Security and direct proxies (Was: Re: Lecture series on SES and capability-based security by Mark Miller)

David Bruant bruant.d at
Tue Nov 8 09:47:27 PST 2011

Le 08/11/2011 14:26, Andreas Rossberg a écrit :
> On 3 November 2011 23:55, Mark S. Miller <erights at> wrote:
>>> If I understood Mark correctly, the features needed for SES are
>>> already part of ES.5 and are shipping in browsers
>>> (and hence don't bear upon future features).  Did I misunderstand?
>> These do bear on future features in three ways:
>> 1) Future features could easily destroy all the security gains that ES5
>> achieved.
> I'm still trying to grasp the implications of the recent direct proxy
> proposal in this respect -- more precisely, its startTrapping
> functionality.
Just as a reminder, startTrapping really is not necessary to direct
proxies (Proxy.for) and should both should be considered independently
(even though they are on the same strawman)

> It seems to me that the ability to attach to a function, in
> particular, invalidates all current security guarantees, since it
> gives a whole new way of completely redefining any random function _in
> place_ by simply turning it into a function proxy. That is, even if
> that function is given by a non-writable binding or property!
"Given that direct proxies are not in a position to violate any of the
*non-configurability or non-extensibility constraints* of their wrapped
target, it should be safe to replace an existing normal object by a
direct proxy wrapping that object."
My understanding is that regarding the issue you mention, you cannot do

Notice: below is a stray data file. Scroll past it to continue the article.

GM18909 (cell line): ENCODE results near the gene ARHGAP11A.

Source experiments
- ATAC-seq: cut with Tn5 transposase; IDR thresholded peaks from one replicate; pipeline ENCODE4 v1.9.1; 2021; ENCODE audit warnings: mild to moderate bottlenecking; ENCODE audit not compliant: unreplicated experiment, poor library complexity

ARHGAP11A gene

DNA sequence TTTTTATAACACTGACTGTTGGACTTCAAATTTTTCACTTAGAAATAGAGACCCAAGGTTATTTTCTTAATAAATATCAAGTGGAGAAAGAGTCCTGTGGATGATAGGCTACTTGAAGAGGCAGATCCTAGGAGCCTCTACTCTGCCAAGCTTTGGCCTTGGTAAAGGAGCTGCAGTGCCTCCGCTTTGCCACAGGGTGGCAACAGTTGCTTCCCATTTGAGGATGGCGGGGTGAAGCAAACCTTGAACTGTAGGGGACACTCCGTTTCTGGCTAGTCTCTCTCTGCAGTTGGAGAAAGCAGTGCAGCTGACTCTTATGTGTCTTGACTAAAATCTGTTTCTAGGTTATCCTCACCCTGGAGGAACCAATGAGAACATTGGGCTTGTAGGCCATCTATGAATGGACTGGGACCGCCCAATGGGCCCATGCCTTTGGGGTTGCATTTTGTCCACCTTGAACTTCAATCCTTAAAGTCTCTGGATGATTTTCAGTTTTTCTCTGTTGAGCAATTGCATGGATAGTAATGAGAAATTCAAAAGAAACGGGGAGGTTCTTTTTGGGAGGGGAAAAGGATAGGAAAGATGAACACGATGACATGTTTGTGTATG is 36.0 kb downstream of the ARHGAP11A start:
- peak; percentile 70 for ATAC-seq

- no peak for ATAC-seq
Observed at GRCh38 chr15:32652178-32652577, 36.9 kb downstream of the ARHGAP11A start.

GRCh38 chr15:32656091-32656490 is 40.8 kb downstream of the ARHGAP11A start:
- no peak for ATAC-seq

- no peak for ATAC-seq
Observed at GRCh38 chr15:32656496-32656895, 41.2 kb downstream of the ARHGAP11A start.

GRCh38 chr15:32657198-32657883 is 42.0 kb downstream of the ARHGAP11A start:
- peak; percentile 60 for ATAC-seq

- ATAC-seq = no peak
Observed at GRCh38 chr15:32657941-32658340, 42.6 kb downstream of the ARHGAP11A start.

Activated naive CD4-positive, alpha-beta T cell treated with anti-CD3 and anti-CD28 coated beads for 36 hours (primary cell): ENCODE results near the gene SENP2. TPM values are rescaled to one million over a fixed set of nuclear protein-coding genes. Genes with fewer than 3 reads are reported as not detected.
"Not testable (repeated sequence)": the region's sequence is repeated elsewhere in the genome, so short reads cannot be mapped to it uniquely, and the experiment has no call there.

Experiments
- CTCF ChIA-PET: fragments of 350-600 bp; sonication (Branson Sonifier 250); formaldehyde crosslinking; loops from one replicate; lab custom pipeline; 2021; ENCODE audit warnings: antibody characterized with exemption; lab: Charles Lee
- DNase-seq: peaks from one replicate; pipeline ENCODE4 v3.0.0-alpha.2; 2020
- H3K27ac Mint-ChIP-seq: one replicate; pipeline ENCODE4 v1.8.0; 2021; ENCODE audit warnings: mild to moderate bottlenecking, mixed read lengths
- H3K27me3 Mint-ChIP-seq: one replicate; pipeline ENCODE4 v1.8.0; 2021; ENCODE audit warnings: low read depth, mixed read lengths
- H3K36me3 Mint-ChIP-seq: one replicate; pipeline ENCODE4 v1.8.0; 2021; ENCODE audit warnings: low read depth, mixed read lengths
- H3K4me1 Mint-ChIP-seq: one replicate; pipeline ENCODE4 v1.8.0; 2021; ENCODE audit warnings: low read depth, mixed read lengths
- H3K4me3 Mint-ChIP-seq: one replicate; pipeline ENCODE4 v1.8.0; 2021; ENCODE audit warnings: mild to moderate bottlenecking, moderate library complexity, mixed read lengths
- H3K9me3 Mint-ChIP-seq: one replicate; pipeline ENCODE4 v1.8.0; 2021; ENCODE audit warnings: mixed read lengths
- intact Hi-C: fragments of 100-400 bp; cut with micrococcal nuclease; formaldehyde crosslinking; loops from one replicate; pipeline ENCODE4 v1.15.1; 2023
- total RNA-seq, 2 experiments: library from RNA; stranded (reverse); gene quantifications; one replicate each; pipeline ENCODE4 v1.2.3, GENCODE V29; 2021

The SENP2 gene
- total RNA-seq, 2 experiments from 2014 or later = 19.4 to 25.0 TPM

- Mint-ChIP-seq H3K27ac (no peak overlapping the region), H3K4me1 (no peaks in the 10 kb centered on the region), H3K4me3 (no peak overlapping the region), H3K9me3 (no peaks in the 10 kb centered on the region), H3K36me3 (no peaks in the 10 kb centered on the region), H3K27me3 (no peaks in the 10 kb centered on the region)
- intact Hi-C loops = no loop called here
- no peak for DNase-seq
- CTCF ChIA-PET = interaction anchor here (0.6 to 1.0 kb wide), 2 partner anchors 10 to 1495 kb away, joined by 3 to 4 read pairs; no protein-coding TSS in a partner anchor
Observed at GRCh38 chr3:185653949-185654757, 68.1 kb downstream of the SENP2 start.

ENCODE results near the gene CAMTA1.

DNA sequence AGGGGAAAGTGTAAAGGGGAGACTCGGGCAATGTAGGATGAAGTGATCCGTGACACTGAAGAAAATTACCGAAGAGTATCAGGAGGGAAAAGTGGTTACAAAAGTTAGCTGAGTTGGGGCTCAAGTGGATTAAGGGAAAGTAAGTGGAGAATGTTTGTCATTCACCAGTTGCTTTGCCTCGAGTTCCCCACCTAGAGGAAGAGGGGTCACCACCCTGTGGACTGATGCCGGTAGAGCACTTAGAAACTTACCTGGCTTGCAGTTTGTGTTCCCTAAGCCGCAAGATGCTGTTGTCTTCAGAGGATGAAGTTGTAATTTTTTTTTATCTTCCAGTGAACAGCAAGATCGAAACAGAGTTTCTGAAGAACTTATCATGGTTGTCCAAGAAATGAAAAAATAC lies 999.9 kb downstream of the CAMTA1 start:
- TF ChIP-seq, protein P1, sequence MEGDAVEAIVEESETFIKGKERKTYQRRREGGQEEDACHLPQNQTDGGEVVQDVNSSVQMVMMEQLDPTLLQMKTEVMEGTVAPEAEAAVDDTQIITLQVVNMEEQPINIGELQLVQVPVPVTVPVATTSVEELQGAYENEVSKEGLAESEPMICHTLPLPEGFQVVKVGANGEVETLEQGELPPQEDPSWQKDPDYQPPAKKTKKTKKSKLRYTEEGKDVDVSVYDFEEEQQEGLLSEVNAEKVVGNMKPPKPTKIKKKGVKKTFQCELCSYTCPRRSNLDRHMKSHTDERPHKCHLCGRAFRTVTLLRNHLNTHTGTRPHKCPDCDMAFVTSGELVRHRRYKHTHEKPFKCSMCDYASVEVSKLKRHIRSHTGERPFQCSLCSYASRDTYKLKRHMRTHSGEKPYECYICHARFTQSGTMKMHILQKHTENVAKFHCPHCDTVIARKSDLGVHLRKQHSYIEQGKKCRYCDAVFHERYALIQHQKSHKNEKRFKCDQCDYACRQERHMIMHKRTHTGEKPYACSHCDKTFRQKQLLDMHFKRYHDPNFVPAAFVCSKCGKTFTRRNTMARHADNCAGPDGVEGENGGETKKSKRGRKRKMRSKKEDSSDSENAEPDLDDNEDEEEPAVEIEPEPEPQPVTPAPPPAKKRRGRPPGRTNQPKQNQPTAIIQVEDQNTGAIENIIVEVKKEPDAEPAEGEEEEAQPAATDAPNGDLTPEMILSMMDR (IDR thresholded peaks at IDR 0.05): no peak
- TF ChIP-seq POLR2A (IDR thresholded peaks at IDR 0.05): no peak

more with startTrapping than redefining built-ins by (re)setting a property.
Though, I agree about the non-writable binding. Something should be
added about that.
And it seems so much safer to prevent start trapping the global object
because things could get nasty otherwise.

> To achieve the effect of today's Object.{seal,freeze}, you hence also
> would have to make _every_ of the object's properties non-attachable.
> That is certainly possible, but seems considerably more fragile.And
> it still breaks the security of pre-existing SES code. IOW, I sense a
> security hazard.
I agree that there is a hazard but I am not sure it is that much bigger
than the opportunity for an attacker to redefine built-ins. This
opportunity exists since the origin of JavaScript (so before ES5 and SES).

> I also wonder about the effect that turning an (ordinary) object into
> a proxy would have on the visibility of private names. If one of the
> original methods accesses a private property on `this', then,
> according to the private names proposal, the handler only gets to see
> the .public property of that name. But can't this still leak
> information? The handler cannot use it to _read_ the existing property
> data, but it will still receive all future _writes_ to it.
> Am I missing something?
I don't think you are. I think you are right.
As said, the startTrapping proposal is controversial. Proxies are still
very new. I'm not sure it's wise to add the startTrapping.
If we ever realize that this is really needed, i don't think there is a
problem with adding it in a later ECMAScript version.


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